Commit c481bdf significantly modified the way Spark SQL estimates the output data size of query plans. I've found that—with the new table query partition pruning support in 2.1—this has lead to in some cases underestimation of join plan child size statistics to a degree that makes executing such queries impossible without disabling automatic broadcast conversion.
In one case we debugged, the query planner had estimated the size of a join child to be 3,854 bytes. In the execution of this child query, Spark reads 20 million rows in 1 GB of data from parquet files and shuffles 722.9 MB of data, outputting 17 million rows. In planning the original join query, Spark converts the child to a BroadcastExchange. This query execution fails unless automatic broadcast conversion is disabled.
This particular query is complex and very specific to our data and schema. I have not yet developed a reproducible test case that can be shared. I realize this ticket does not give the Spark team a lot to work with to reproduce and test this issue, but I'm available to help. At the moment I can suggest running a join where one side is an aggregation selecting a few fields over a large table with a wide schema including many string columns.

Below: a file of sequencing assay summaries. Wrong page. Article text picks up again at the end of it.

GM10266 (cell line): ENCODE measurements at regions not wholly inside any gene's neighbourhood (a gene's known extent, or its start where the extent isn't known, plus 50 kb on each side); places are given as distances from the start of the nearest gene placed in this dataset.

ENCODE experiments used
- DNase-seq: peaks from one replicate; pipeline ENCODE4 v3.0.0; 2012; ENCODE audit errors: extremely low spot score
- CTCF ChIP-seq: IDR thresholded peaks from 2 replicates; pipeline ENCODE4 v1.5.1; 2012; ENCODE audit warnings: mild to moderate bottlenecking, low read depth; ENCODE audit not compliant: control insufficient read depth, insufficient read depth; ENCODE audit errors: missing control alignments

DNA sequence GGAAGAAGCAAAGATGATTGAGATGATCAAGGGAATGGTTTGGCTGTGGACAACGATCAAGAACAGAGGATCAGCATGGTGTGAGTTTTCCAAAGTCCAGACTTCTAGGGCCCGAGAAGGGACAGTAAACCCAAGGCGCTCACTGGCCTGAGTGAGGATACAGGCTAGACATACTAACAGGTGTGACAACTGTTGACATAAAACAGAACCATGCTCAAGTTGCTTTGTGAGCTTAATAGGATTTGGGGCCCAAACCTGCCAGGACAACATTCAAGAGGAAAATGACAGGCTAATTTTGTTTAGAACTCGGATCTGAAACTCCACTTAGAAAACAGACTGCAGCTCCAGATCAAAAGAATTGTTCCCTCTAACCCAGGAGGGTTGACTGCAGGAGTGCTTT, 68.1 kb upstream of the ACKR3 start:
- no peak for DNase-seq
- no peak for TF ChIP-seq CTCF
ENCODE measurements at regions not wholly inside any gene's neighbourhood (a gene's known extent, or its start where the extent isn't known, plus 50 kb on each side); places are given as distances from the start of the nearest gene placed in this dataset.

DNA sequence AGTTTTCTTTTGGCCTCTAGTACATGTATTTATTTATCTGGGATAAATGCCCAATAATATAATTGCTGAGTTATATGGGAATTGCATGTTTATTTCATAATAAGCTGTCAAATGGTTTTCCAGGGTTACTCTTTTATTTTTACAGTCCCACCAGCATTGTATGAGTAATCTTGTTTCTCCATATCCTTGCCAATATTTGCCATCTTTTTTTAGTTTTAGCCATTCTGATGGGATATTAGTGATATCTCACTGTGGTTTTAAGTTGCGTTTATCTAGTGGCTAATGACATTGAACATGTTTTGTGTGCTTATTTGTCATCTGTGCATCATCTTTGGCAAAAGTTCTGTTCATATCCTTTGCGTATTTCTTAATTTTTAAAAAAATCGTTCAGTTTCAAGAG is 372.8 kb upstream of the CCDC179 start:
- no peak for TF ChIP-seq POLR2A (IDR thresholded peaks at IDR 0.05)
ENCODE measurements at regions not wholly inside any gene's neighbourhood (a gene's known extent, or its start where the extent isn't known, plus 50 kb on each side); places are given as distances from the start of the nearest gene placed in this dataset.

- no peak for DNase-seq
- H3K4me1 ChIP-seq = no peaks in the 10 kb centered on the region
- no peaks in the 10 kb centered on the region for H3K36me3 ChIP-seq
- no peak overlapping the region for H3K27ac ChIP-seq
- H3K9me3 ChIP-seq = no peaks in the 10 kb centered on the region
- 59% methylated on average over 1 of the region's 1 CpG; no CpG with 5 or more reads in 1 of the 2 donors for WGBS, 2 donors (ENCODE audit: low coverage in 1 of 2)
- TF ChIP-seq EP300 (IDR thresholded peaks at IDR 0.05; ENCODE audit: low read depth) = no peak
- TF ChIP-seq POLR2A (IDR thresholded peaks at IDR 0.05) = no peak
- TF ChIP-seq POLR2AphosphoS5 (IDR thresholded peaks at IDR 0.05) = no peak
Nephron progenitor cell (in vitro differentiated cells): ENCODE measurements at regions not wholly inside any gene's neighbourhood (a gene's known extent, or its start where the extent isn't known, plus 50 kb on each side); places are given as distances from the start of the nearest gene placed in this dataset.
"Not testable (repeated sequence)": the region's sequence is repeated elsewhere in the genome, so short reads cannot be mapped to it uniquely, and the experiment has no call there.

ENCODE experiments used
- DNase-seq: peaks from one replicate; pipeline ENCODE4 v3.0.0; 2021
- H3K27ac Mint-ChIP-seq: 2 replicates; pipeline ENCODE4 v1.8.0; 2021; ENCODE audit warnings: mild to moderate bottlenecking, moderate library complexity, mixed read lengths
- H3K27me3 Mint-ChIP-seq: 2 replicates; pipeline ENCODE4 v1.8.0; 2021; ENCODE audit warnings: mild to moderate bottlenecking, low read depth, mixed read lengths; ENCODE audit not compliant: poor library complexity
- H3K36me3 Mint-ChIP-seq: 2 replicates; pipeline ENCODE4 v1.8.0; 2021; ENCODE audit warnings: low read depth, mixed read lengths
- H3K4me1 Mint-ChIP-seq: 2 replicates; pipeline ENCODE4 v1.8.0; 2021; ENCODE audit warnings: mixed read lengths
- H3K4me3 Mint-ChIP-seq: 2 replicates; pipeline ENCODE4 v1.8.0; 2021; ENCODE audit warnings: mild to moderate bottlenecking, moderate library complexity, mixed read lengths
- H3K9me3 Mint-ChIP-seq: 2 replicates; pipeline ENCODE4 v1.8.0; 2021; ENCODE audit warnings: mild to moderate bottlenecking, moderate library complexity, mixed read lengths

This issue exists in Spark 2.0, but we never encountered it because in that version it only manifests itself for partitioned relations read from the filesystem, and we rarely use this feature. We've encountered this issue in 2.1 because 2.1 does partition pruning for metastore tables now.
As a back stop, we've patched our branch of Spark 2.1 to revert the reductions in default data type size for string, binary and user-defined types. We also removed the override of the statistics method in UnaryNode which reduces the output size of a plan based on the ratio of that plan's output schema size versus its children's. We have not had this problem since.